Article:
For as long as I can remember, I’ve disliked my side profile. My bottom lip sticks out too far, the relic of a thumb-sucking childhood and subsequent overbite that even three years of orthodontic treatment couldn’t fix. You can’t see it from the front, but approach me from the side and bam, there it is: my slightly stuck-out lower lip, permanently arranged into the pouting moue of a toddler mid-tantrum. Same goes for the chicken pox scar between my eyebrows, which used to bother me so much as a teenager that, occasionally, I’d blur it out with whatever crude retouching program I could find just to get an idea of how much better my face would look without it.
“It’s easy to find what’s pretty in other people, but in ourselves we tend to see only what we don’t like,” wrote makeup mogul Bobbi Brown in her seminal 2000 beauty manual, Bobbi Brown Teenage Beauty. If there’s a sentence that more accurately sums up the irrationality of the yardstick we use to measure beauty against, I’d like to hear it. To be a woman, whether adolescent or full-fledged adult, is often to be in constant pursuit of physical perfection, tormented by a train of thought that begins with, “If I could just …” and ends with a conclusion so far removed from the start that we’re practically driven to lunacy. If I could just drop 10 pounds, then maybe I’d get the guy. If I could just get rid of my acne, then maybe I’d be more popular at school.
I first discovered Teenage Beauty when I was 12, right on the cusp of my teenage years. A comprehensive beauty manual penned by Brown with the help of former Seventeen Editor-in-Chief Annemarie Iverson, it seemed to have an astute understanding of the quiet angst and insecurity of those emotionally charged years. Thoughtful treatises on body image and self-esteem bookended an entire chapter on braces (“they’re not forever”); a healthy eating plan was followed up by advice on what to do if someone you knew was dealing with an eating disorder. Though the small travel-sized version I remember reading technically belonged to one of my older sisters, it sat on our shared bookshelf to be thumbed through whenever I felt like it, which was often.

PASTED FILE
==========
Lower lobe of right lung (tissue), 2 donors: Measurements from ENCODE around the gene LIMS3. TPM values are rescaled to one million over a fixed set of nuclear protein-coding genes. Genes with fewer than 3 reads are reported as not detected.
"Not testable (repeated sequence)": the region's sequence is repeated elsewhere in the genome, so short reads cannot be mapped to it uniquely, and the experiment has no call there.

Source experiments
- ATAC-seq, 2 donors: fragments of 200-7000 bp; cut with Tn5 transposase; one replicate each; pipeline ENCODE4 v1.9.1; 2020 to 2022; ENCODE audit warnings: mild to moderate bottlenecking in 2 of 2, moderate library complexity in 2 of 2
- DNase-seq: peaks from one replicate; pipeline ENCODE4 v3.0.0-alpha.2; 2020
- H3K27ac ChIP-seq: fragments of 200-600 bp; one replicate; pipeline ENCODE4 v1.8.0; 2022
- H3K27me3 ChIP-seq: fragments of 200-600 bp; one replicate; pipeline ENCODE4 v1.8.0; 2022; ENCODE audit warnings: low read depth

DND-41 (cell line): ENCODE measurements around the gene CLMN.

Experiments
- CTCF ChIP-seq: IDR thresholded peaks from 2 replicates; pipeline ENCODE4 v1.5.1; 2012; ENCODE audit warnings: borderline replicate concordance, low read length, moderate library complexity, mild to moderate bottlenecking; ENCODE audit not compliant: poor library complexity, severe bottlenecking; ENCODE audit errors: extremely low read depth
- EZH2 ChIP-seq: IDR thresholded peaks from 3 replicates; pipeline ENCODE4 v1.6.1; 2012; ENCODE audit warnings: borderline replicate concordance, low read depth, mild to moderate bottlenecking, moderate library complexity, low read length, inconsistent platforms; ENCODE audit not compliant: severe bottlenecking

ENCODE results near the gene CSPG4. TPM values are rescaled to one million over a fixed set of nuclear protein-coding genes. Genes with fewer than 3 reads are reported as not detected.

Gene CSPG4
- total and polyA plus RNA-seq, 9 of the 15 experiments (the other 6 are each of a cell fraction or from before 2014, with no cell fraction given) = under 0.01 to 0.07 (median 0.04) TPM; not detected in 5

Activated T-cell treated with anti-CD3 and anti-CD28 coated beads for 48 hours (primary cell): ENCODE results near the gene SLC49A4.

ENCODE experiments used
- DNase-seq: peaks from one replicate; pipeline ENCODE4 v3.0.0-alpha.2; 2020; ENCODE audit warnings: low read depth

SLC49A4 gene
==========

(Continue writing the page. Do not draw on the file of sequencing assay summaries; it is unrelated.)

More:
It hadn’t occurred to me that reading Teenage Beauty was a sacred experience outside of my own family until a chance conversation a few months ago with a friend who spoke of it with an equally reverent tone. When I uploaded a picture of it to Instagram Stories more recently, I found myself inundated with excited messages from women all over the world, all of which were along the lines of, “OMG I loved that book!!” and “Iconic.” It quickly became clear to me that Teenage Beauty had been responsible for introducing an entire generation of teenage girls to a concept of beauty that was more than just skin-deep. The memories people shared were sharp as a pin, many of them recalling specific images and chapters with a clarity that belies the fact they hadn’t read it in over a decade.
Everyone seems to have a story about it. One of the women who messaged me, Jessica F., mentioned that she was gifted the book by her godmother: “My mother was anti any makeup, and I, a typical teenager, was keen to pile it on thick and fast. So my godmother gave me this to try and find a balance.” For many teenage girls and the mothers who gifted it to them, Teenage Beauty was a way of bridging the gap between the children their parents often saw them as and the adult women they so desperately wanted to be. Woven into its pages was the promise of an age when you’d finally be allowed to present yourself however you liked, never mind what your parents or teachers said, as well as a toolkit on how to manage until that time came.
Perhaps its most defining feature though, and the aspect I now recognize to be the reason it resonated so deeply with me, was Teenage Beauty’s commitment to sharing beauty advice for girls of all ethnicities. The fact that it gave equal weight to all skin tones — with entire chapters dedicated to black, Latina, Asian, and mixed-heritage beauty — was by far the most common theme of the messages I received, from women of color and white women alike. “Even that young,” Priscilla V., a black American of Trinidadian descent wrote me, “I appreciated the inclusion of young girls of color in the book.”
Feeling better about yourself, rather than which eyeliner to use or how best to apply blusher, was ultimately what Teenage Beauty was all about. Its creed was one of self-acceptance — which perhaps sounds contrived in an age where messages about “self-acceptance” often amount to marketing ploys, but from Bobbi came across as heartfelt — born of a genuine desire to spare her impressionable readers a lifetime of neuroses.
Reading it as a teenager encouraged me to, if not exactly love myself, envisage a reality where I might be considered beautiful, and see myself as beautiful. Reading it now, I feel a slight twinge of sadness as it dawns on me how little of that attitude I’ve managed to carry with me into adulthood and how easily the non-stop perfection parade of social media and fashion magazines make me feel dissatisfied about my appearance.
But even after all these years, Teenage Beauty has lost none of its power. As I flip through it today, I’m bathed in the warm afterglow of the book’s message that I’m beautiful just as I am. The struggle, now, is how to hang onto that feeling.
Images of Bobbi Brown Teenage Beauty by Bobbi Brown & Annemarie Iverson.